Welcome to the Aidis Trust blog. Here you’ll find our posts on assistive technology that are meant to inform and encourage discussion. Feel free to join in!

Accessing The Internet as a Disabled Person

the internetThis is “The Internet”

I recently read an article published in The Guardian Online called How The Internet Still Fails Disabled People. I decided to write a blog about all things online, and whether I agree that the Internet is indeed failing to meet the needs of those of us with disabilities. 

How The Internet is Helping Us 

First off, the Internet is a great way to socialise with people, listen to music, email and work. I’ve found it really useful over the past four years for not only my University studies, but also for keeping in touch with friends from home when I can’t very easily nip down the road or hop on the train to see them. 

I’ve also found it great for things like online food shopping and checking menus in restaurants. As supermarkets are difficult to navigate at the best of times, my visual impairment doesn’t help matters one bit! Thankfully, shopping online provides a great solution to that and therefore the Internet allows me to access some things that would be more difficult to do without it.

Ian, who is interviewed for the article in The Guardian, agrees with me. He says that using the Internet is a ‘liberating experience’ and mentions food shopping as one of the things that he does more easily because of the existence of supermarket shopping online. I also shop for other things too, like clothes and makeup. I look for almost all the makeup that I want online (it allows me to view the colours up close) and then go into stores and see if they have it there – it makes my shopping trips a lot quicker and less stressful. This is great as I’m not a fan of being in crowded places, especially if I’m on my own. 

As for restaurants, often the print on menus isn’t accessible to me and it’s awkward to have to ask a friend to read the whole thing out – or even more awkward on a first date! But the good news is that with so many of the restaurants having websites now, I can go online and have a look at the menu, decide what I might like and ask a friend if those choices match up with the in-restaurant menu, rather than getting them to read the whole thing out. I’ve done this with Costa and Caffe Nero more times than I can count!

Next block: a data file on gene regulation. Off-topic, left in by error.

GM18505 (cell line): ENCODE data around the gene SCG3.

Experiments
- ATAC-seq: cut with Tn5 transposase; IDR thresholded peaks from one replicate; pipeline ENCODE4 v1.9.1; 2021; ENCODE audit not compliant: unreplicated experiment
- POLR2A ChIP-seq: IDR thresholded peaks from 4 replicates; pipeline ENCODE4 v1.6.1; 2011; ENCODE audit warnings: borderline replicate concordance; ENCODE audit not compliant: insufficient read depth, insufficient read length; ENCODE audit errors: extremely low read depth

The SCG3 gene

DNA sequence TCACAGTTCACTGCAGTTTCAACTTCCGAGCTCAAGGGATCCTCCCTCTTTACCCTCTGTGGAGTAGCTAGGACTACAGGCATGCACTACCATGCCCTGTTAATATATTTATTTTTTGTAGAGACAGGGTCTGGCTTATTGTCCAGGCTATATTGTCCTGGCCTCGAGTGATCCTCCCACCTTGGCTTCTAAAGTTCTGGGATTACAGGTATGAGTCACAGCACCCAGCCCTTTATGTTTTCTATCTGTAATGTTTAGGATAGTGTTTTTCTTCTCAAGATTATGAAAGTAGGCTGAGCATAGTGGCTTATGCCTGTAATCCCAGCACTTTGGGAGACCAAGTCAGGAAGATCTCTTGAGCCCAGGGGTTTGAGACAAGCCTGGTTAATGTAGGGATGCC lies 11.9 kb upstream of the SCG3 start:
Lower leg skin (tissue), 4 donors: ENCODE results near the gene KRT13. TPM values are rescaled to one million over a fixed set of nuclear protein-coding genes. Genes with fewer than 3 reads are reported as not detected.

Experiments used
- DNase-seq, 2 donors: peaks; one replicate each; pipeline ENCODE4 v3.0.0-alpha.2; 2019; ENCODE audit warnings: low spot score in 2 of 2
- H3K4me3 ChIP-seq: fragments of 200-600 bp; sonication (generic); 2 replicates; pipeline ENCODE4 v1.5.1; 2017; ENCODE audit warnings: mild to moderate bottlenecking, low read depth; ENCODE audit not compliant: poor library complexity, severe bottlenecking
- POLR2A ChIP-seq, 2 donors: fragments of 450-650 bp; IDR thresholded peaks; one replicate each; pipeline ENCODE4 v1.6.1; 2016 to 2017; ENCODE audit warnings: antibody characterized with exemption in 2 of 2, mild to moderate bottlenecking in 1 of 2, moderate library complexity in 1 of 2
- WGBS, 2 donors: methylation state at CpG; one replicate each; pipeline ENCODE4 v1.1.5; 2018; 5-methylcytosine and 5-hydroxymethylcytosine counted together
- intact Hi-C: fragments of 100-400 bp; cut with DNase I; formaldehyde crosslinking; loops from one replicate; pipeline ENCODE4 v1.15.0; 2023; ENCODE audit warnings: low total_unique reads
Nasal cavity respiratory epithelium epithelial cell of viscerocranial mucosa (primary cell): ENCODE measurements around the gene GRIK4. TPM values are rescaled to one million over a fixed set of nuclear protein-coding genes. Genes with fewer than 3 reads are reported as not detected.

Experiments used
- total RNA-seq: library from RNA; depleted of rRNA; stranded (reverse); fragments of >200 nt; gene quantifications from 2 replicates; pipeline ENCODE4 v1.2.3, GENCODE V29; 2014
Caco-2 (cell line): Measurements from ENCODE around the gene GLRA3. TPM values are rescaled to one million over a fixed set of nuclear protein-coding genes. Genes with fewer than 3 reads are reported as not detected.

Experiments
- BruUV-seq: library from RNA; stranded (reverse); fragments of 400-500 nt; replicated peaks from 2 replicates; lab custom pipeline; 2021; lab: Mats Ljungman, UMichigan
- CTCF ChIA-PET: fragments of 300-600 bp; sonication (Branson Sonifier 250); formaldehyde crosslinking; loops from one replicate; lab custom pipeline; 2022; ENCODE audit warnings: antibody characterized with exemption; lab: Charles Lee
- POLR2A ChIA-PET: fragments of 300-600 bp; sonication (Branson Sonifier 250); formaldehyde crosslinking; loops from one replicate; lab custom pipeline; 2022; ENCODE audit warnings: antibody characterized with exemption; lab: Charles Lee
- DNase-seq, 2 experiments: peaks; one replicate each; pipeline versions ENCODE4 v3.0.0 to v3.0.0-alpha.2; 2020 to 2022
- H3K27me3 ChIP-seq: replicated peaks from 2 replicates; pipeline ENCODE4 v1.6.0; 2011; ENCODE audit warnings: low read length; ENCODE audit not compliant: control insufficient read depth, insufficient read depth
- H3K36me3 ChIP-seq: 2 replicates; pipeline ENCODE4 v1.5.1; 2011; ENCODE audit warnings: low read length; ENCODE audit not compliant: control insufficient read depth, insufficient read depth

So while the Internet can be great to help disabled people access the world around them, how do we access the Internet itself? 

Experiences of Accessibility 

Luckily, I have a Mac computer and an iPad, both of which have VoiceOver and Zoom software built into them to allow me to access a lot of online material. However, Ian makes a really good point in The Guardian article. He says that: ‘it’s a long and complicated process’ navigating a website using VoiceOver. I have to say, I completely agree with him here. VoiceOver reads out every single heading until you get to the one you want to click on. As I have some useful vision, in the past I’ve found this frustrating, switched it off and continued to use Zoom on its own for accessibility. 

Ian also mentions that websites with Flash are inaccessible to visually impaired users. Again I can completely see where he’s coming from with this. I’ve often been frustrated not being able to see what’s going on in my favourite music videos on YouTube!